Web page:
At its root, UX design is about telling stories. You can think of a story as how information is passed to a user as they move through an interface, but also how the user currently behaves, and how they could behave in the future. Storytelling is where research transitions into design.
Image from www.kstoolkit.org – Source unknown
In my last blog, I talked about finding empathy with users through observation. The information collected during those sessions becomes a diagram of the existing workflow. Once we have a diagram of an existing workflow, we can then simplify it into our ideal new workflow. The old workflow tells the existing story of the users day and the simplified workflow tells the new story.
That is how the story is created; but, how do you actually tell that story to the client? The new workflow may look very foreign to them, especially if you’ve automated some of their daily tasks. You have to show them how it will work.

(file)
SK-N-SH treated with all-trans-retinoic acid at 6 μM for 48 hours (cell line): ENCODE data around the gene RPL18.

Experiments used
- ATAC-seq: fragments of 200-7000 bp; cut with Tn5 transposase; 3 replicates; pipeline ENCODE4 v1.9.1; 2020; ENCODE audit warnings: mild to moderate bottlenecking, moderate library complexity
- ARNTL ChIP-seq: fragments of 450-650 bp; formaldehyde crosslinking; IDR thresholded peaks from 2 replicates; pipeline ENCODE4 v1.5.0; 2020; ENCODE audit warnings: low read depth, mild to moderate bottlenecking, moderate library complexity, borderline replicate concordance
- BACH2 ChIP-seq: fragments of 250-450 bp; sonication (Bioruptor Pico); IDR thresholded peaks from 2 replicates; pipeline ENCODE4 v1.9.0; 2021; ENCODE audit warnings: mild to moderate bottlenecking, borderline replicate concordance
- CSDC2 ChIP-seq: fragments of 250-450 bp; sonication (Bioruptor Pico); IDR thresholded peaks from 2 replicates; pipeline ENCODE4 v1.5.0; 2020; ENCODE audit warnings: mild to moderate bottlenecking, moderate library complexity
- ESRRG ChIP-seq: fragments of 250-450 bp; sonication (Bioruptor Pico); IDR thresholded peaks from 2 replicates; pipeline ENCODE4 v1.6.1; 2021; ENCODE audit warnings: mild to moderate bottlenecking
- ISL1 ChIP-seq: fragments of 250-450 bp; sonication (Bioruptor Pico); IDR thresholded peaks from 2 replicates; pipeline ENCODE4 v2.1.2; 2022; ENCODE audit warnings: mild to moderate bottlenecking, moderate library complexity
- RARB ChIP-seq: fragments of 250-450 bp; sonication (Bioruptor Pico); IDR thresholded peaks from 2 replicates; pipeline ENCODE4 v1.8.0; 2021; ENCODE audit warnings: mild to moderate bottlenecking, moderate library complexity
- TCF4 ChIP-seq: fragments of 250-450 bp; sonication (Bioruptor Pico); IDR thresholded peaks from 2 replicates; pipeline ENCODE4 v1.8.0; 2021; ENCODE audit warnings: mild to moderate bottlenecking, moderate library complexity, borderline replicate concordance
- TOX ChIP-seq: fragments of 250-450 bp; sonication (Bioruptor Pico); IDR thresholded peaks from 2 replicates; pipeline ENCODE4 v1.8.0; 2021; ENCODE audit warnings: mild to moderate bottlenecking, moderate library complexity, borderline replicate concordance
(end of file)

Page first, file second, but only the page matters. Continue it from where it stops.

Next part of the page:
This is the first area in which actual design comes into play. The simplified workflows gives you a series of actions which to design against. You can take this story, and design a “strawman” wireframe, the purpose of which is to surface interaction patterns that may occur. Once you know what the user needs to do and what the interface needs to display, you can back up, and iterate as many different design options as possible. A few will likely surface as contenders for validating with the client.
What you are driving toward at this point is a “framework”. The framework is the overall interaction model that will persist throughout the application. A good framework will allow the stakeholders to understand at a high level how the system will work, and how their lives will be better for it. It tells the story for you, but does so before too much effort has been spent. Thus if the design needs to be adjusted, its less painful to do so. Validating at this stage also helps build buy-in and excitement from stakeholders.
The transition from research to design is critical to a project’s success. Designing to tell a story of how the user’s life will improve dives buy-in, and makes detailed design a lot easier, and faster.